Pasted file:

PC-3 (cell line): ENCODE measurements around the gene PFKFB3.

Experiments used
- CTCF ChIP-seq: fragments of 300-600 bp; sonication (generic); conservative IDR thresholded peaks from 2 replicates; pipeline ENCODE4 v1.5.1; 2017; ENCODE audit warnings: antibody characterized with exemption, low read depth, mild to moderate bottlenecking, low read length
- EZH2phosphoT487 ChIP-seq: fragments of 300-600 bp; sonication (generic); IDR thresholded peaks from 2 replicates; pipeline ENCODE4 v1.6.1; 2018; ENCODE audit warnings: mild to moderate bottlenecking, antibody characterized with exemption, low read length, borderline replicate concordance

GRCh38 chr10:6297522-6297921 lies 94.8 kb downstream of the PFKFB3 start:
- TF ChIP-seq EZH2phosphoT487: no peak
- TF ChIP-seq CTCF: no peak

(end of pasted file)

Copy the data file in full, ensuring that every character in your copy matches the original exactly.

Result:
PC-3 (cell line): ENCODE measurements around the gene PFKFB3.

Experiments used
- CTCF ChIP-seq: fragments of 300-600 bp; sonication (generic); conservative IDR thresholded peaks from 2 replicates; pipeline ENCODE4 v1.5.1; 2017; ENCODE audit warnings: antibody characterized with exemption, low read depth, mild to moderate bottlenecking, low read length
- EZH2phosphoT487 ChIP-seq: fragments of 300-600 bp; sonication (generic); IDR thresholded peaks from 2 replicates; pipeline ENCODE4 v1.6.1; 2018; ENCODE audit warnings: mild to moderate bottlenecking, antibody characterized with exemption, low read length, borderline replicate concordance

GRCh38 chr10:6297522-6297921 lies 94.8 kb downstream of the PFKFB3 start:
- TF ChIP-seq EZH2phosphoT487: no peak
- TF ChIP-seq CTCF: no peak